Is the post office obligated to deliver mail to people who don’t have an address?

**** The information written here is not legal advice and the author of this blog is not your lawyer.  These posts merely contain ideas to help you plan and organize your legal research and identify potentially helpful sources of law. ****

The postal service has always had a way for people without addresses to get their mail. The same system that existed for pioneers in remote homesteads and mining camps that didn’t have street addresses is still in place today: general delivery. General delivery means that the post office will hold onto mail for someone to pick-up when it has been addressed to that person in care of the post office, rather than to the person at a street address.

The law describing the extent and limits of general delivery service is in Section 6.0 of the Domestic Mail Manual which says “general delivery is intended primarily as a temporary means of delivery…for transients and customers not permanently located.”[i] The terms of that section go on to state that general delivery is “available at only one facility under the administration of a multi-facility post office” (i.e. the main post office in town or in the county) and that the general delivery mail will only be held for thirty days.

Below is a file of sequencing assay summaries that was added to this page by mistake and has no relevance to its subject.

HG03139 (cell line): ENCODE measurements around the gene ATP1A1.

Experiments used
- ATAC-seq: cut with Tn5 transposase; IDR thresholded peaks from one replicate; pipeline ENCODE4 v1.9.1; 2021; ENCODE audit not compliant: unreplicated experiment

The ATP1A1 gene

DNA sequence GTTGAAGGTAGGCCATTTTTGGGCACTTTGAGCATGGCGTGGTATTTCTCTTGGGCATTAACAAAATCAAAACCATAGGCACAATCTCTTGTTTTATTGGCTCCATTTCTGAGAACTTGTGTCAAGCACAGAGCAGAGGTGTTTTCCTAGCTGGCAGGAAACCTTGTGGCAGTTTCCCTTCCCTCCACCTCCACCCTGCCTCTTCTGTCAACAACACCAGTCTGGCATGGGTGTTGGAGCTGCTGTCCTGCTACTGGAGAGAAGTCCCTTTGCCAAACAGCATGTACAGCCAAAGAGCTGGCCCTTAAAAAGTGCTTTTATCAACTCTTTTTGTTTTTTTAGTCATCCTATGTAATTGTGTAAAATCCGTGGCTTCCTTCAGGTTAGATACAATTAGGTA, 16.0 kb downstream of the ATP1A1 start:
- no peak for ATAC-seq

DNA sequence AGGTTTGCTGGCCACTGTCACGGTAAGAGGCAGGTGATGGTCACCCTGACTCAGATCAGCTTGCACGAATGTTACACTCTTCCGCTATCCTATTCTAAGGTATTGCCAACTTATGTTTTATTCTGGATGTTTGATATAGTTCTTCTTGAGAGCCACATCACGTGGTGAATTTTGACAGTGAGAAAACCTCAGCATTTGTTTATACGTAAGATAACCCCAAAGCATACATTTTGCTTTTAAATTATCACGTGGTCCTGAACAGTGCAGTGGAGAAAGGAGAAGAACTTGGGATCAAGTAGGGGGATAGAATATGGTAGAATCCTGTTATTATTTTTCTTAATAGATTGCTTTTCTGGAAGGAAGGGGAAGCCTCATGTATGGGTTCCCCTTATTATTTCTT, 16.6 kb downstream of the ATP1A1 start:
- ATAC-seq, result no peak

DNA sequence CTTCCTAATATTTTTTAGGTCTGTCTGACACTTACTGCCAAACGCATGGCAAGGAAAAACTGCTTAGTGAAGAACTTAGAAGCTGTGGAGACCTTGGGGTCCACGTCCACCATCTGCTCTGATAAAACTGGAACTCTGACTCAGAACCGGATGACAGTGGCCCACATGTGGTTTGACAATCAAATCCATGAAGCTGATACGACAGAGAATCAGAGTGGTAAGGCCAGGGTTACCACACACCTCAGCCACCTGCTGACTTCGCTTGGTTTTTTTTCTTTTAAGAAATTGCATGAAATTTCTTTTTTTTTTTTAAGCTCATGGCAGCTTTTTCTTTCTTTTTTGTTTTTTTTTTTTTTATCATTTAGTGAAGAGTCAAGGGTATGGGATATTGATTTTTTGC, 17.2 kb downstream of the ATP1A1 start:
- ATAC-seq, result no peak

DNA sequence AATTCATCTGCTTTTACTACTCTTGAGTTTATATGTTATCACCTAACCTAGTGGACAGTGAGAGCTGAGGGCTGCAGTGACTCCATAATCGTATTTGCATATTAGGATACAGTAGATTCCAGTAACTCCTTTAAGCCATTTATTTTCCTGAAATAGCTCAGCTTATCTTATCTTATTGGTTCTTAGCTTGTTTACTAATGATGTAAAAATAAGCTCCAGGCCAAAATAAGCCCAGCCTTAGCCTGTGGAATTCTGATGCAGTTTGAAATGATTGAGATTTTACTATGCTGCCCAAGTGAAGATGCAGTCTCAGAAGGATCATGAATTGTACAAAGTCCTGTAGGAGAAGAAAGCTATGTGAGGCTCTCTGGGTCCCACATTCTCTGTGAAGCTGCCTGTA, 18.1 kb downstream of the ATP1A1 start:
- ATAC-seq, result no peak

Clearly, general delivery’s limits on timing and location can make it very difficult for homeless people to collect their mail.

There was an effort by several homeless men in Seattle to get general delivery extended to more convenient branch post offices or to at least obtain post office boxes, but the court determined that their First Amendment right to mail service was satisfied by the one site general delivery rule.[ii] The men’s complaint about not getting post office boxes arose from two rules in the Domestic Mail Manual. One requires that all applicants for P.O. boxes provide a street address in the application for a box.[iii] Since the homeless do not have street addresses, the rule seemed to prevent them from being able to get post office boxes even for a fee.